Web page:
(One of two Catalyst stories on efforts by CPS charter schools to meet a new state law on bilingual education. See also: UNO charter network slow to remedy bilingual shortcomings.)
At Erie Elementary Charter School in West Town, where one in three students is working to learn English, principal Velia Soto says she’s doing her best to make sure she’s following a new state law that governs how English-learners should be taught and what credentials teachers need.
The West Town school’s program model wasn’t an issue — Erie already offered native language support through a Spanish-English dual language program — but of the 18 teachers who led classrooms this past year, fewer than half held some kind of state-approved credential to serve English-learners, which requires certain coursework.
Since the law passed last summer, Soto has met with representatives from the Illinois State Board of Education and CPS, and submitted plans to show her school is making efforts to come into compliance.
“They said they knew it would be a work in progress,” Soto says. “They were not expecting everyone to be 100 percent in compliance [right away].”
In addition to hiring new teachers who hold one of the necessary credentials, Soto is encouraging teachers who speak Spanish to seek a provisional five-year license that requires them to show they are proficient in the language — buying them time to complete additional coursework.
She thinks it will take at least three years to fully comply with the law. It likely would happen more quickly if Soto could afford to cover the cost of coursework for her staff, she says. But in the current budget climate, she’ll be able at most to cover the cost of taking an exam or filing paperwork.
Last fall, CPS told charter schools they had until the 2016-17 school year to employ enough credentialed staff to work with English-learners and to upgrade instruction models.
But interviews Catalyst conducted with principals and teachers show that charter schools are moving at varying paces to come into compliance — from spending nearly a year planning to quickly offering to pay teachers to obtain necessary credentials.
Charter principals say CPS is checking to make sure teachers hold the right credentials or are in the process of seeking them before doling out state and federal funding set aside for English-learners. And the office that oversees English-language learners has begun to pay more attention to charter schools, principals say, including inviting their teachers to attend professional development sessions.
But part of the problem is that charter schools are competing for credentialed staff at a time when bilingual educators are in short supply across Illinois.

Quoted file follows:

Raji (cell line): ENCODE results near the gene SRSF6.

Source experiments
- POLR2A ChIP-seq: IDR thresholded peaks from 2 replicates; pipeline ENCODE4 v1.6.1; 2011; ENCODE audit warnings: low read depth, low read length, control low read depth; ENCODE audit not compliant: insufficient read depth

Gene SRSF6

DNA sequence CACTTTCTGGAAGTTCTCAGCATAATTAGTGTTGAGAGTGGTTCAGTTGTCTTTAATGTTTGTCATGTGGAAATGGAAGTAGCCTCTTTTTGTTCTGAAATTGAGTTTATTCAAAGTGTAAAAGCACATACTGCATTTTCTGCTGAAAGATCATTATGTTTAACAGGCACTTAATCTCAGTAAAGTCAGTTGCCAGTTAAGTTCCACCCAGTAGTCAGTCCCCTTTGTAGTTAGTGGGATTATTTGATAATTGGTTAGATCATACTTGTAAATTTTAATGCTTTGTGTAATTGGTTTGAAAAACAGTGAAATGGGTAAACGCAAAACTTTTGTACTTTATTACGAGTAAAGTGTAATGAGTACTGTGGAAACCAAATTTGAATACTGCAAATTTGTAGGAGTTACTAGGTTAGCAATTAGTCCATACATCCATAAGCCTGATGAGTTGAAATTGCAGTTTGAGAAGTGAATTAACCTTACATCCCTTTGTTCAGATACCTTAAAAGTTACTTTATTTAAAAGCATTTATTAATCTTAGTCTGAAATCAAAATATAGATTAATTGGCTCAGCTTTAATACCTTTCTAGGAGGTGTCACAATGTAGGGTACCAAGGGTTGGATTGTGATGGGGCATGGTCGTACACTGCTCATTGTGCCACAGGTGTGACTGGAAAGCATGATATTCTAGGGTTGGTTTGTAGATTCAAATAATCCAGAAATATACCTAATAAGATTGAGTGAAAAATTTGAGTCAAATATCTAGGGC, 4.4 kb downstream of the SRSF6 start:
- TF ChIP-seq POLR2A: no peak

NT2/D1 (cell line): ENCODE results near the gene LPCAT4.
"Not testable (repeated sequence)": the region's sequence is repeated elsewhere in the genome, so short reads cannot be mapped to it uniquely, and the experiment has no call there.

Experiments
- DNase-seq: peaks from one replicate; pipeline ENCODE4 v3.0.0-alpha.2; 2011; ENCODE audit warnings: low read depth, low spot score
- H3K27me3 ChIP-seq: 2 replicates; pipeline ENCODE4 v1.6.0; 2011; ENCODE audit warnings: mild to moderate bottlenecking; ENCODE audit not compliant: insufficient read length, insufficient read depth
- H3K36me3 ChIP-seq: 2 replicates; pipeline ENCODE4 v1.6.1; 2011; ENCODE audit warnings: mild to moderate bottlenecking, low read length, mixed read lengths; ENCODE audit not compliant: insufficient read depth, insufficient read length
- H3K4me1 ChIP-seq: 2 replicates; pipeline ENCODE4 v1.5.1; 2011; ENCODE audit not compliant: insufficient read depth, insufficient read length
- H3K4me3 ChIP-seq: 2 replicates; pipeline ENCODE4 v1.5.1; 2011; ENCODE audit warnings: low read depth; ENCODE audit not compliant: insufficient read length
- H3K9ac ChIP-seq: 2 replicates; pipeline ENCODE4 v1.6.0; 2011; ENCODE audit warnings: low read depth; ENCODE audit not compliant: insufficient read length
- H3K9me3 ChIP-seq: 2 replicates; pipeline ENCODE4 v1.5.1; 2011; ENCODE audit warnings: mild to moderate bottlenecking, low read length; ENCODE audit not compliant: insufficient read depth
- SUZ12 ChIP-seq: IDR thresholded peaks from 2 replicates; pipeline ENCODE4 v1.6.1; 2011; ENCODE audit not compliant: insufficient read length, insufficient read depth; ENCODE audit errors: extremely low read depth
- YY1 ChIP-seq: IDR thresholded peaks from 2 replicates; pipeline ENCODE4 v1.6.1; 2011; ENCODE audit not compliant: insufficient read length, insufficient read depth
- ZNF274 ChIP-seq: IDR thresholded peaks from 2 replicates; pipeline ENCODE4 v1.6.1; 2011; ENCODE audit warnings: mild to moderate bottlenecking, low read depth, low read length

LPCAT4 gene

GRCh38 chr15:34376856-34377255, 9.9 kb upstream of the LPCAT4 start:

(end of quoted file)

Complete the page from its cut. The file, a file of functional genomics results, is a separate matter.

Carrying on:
Bilingual education teacher positions were among the most likely to go unfilled in the state last year, according to a recent report on educator demand. And bilingual educators are believed to be among the most under-produced educators in teacher prep programs. The severity of the state’s shortage of bilingual teachers was ranked second among all types of educator jobs, just below school nurses.
About 4,800 teachers who work in CPS held a bilingual or English as a Second Language (ESL) endorsement in the 2013-14 school year, according to the latest data available from the state — or about one in five teachers. (The more-difficult-to-obtain bilingual endorsement requires knowledge of a second language, while an ESL endorsement does not.)
Of those with credentials, just 2 percent — fewer than 100 teachers — worked in charter schools. By comparison, about 7 percent of all students learning English in CPS were at charter schools.
Sonia Soltero, who teaches students seeking these credentials at DePaul University’s College of Education, says it’s becoming increasingly common for Chicago-area schools to hire with a preference for teachers who’ve been trained to help English-learners. (And indeed, some CPS teachers in district-run schools say they feel pressure to go back to school to get a credential to keep their jobs.)
“There are a couple districts where they’ve decided any new teacher hired would need an ESL endorsement,” Soltero says. “If there are two candidates for a teaching job and one has an ESL endorsement and another doesn’t, and they are equally prepared — you go for the ESL-endorsed teacher.”
Work at CICS schools
Though Chicago International Charter Schools (CICS) — as well as the United Neighborhood Organization — lobbied against the new state law before it passed, CICS teachers and administrators say their schools have taken steps to comply over the last year.
Stacy Beardsley, the CEO of Civitas Schools, which manages three CICS campuses, says her group and the schools’ teachers union are discussing a proposal to partially reimburse tuition for staff who want to earn an ESL or bilingual endorsement.